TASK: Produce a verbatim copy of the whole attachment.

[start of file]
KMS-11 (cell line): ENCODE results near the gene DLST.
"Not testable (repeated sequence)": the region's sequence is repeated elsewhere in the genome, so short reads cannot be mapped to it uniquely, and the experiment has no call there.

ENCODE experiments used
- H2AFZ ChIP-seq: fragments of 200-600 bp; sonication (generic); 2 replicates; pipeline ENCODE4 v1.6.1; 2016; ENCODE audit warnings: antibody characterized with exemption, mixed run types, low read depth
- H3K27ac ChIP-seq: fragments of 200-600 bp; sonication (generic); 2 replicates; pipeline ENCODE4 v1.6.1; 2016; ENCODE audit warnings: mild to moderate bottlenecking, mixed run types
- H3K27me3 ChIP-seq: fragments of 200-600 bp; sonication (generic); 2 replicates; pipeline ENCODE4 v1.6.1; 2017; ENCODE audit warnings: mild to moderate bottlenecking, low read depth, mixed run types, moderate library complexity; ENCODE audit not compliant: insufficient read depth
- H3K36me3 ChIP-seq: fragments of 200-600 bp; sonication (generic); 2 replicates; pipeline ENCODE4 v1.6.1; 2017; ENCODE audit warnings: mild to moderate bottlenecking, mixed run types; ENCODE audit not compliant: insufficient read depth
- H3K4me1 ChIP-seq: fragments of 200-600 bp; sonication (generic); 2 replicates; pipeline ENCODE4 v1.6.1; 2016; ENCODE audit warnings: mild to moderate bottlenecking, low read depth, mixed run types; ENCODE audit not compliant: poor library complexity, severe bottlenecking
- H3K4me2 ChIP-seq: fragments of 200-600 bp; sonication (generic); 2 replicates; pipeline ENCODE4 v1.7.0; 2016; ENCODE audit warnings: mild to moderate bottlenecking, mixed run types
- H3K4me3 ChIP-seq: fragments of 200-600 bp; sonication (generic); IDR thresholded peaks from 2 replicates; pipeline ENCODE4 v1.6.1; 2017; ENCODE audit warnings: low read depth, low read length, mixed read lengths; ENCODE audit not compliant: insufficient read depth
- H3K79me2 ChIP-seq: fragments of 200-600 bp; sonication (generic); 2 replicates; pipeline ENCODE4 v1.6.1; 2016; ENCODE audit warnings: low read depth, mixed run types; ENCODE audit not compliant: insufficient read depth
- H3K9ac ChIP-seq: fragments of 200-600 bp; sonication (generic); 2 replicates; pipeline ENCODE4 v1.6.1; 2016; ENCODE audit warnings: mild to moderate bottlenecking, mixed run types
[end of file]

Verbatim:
KMS-11 (cell line): ENCODE results near the gene DLST.
"Not testable (repeated sequence)": the region's sequence is repeated elsewhere in the genome, so short reads cannot be mapped to it uniquely, and the experiment has no call there.

ENCODE experiments used
- H2AFZ ChIP-seq: fragments of 200-600 bp; sonication (generic); 2 replicates; pipeline ENCODE4 v1.6.1; 2016; ENCODE audit warnings: antibody characterized with exemption, mixed run types, low read depth
- H3K27ac ChIP-seq: fragments of 200-600 bp; sonication (generic); 2 replicates; pipeline ENCODE4 v1.6.1; 2016; ENCODE audit warnings: mild to moderate bottlenecking, mixed run types
- H3K27me3 ChIP-seq: fragments of 200-600 bp; sonication (generic); 2 replicates; pipeline ENCODE4 v1.6.1; 2017; ENCODE audit warnings: mild to moderate bottlenecking, low read depth, mixed run types, moderate library complexity; ENCODE audit not compliant: insufficient read depth
- H3K36me3 ChIP-seq: fragments of 200-600 bp; sonication (generic); 2 replicates; pipeline ENCODE4 v1.6.1; 2017; ENCODE audit warnings: mild to moderate bottlenecking, mixed run types; ENCODE audit not compliant: insufficient read depth
- H3K4me1 ChIP-seq: fragments of 200-600 bp; sonication (generic); 2 replicates; pipeline ENCODE4 v1.6.1; 2016; ENCODE audit warnings: mild to moderate bottlenecking, low read depth, mixed run types; ENCODE audit not compliant: poor library complexity, severe bottlenecking
- H3K4me2 ChIP-seq: fragments of 200-600 bp; sonication (generic); 2 replicates; pipeline ENCODE4 v1.7.0; 2016; ENCODE audit warnings: mild to moderate bottlenecking, mixed run types
- H3K4me3 ChIP-seq: fragments of 200-600 bp; sonication (generic); IDR thresholded peaks from 2 replicates; pipeline ENCODE4 v1.6.1; 2017; ENCODE audit warnings: low read depth, low read length, mixed read lengths; ENCODE audit not compliant: insufficient read depth
- H3K79me2 ChIP-seq: fragments of 200-600 bp; sonication (generic); 2 replicates; pipeline ENCODE4 v1.6.1; 2016; ENCODE audit warnings: low read depth, mixed run types; ENCODE audit not compliant: insufficient read depth
- H3K9ac ChIP-seq: fragments of 200-600 bp; sonication (generic); 2 replicates; pipeline ENCODE4 v1.6.1; 2016; ENCODE audit warnings: mild to moderate bottlenecking, mixed run types